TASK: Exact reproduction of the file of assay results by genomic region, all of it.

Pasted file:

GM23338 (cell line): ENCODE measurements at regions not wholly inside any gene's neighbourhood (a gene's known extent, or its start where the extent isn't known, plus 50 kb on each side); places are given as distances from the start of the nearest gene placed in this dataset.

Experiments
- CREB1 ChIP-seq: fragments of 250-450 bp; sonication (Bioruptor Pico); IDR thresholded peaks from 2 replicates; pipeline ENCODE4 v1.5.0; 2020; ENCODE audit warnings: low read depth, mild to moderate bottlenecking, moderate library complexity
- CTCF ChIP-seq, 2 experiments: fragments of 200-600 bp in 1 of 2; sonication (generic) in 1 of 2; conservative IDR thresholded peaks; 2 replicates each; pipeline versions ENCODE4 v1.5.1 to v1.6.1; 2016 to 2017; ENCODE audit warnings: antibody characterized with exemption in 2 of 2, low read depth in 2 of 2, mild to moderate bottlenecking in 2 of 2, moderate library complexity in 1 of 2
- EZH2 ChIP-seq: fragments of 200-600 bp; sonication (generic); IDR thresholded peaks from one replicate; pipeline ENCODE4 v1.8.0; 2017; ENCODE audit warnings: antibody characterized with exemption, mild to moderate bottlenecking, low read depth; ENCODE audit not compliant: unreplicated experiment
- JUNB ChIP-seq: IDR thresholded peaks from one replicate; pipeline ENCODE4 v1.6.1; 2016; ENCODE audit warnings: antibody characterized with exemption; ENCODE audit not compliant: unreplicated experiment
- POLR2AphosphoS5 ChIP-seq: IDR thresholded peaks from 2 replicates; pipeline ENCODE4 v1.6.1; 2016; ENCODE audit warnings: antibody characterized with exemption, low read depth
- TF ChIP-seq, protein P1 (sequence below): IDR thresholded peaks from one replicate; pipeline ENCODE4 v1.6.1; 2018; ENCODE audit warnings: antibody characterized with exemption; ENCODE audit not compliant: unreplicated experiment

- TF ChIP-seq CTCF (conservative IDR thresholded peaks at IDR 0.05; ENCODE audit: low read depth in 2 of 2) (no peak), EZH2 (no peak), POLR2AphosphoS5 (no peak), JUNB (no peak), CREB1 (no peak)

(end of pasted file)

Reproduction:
GM23338 (cell line): ENCODE measurements at regions not wholly inside any gene's neighbourhood (a gene's known extent, or its start where the extent isn't known, plus 50 kb on each side); places are given as distances from the start of the nearest gene placed in this dataset.

Experiments
- CREB1 ChIP-seq: fragments of 250-450 bp; sonication (Bioruptor Pico); IDR thresholded peaks from 2 replicates; pipeline ENCODE4 v1.5.0; 2020; ENCODE audit warnings: low read depth, mild to moderate bottlenecking, moderate library complexity
- CTCF ChIP-seq, 2 experiments: fragments of 200-600 bp in 1 of 2; sonication (generic) in 1 of 2; conservative IDR thresholded peaks; 2 replicates each; pipeline versions ENCODE4 v1.5.1 to v1.6.1; 2016 to 2017; ENCODE audit warnings: antibody characterized with exemption in 2 of 2, low read depth in 2 of 2, mild to moderate bottlenecking in 2 of 2, moderate library complexity in 1 of 2
- EZH2 ChIP-seq: fragments of 200-600 bp; sonication (generic); IDR thresholded peaks from one replicate; pipeline ENCODE4 v1.8.0; 2017; ENCODE audit warnings: antibody characterized with exemption, mild to moderate bottlenecking, low read depth; ENCODE audit not compliant: unreplicated experiment
- JUNB ChIP-seq: IDR thresholded peaks from one replicate; pipeline ENCODE4 v1.6.1; 2016; ENCODE audit warnings: antibody characterized with exemption; ENCODE audit not compliant: unreplicated experiment
- POLR2AphosphoS5 ChIP-seq: IDR thresholded peaks from 2 replicates; pipeline ENCODE4 v1.6.1; 2016; ENCODE audit warnings: antibody characterized with exemption, low read depth
- TF ChIP-seq, protein P1 (sequence below): IDR thresholded peaks from one replicate; pipeline ENCODE4 v1.6.1; 2018; ENCODE audit warnings: antibody characterized with exemption; ENCODE audit not compliant: unreplicated experiment

- TF ChIP-seq CTCF (conservative IDR thresholded peaks at IDR 0.05; ENCODE audit: low read depth in 2 of 2) (no peak), EZH2 (no peak), POLR2AphosphoS5 (no peak), JUNB (no peak), CREB1 (no peak)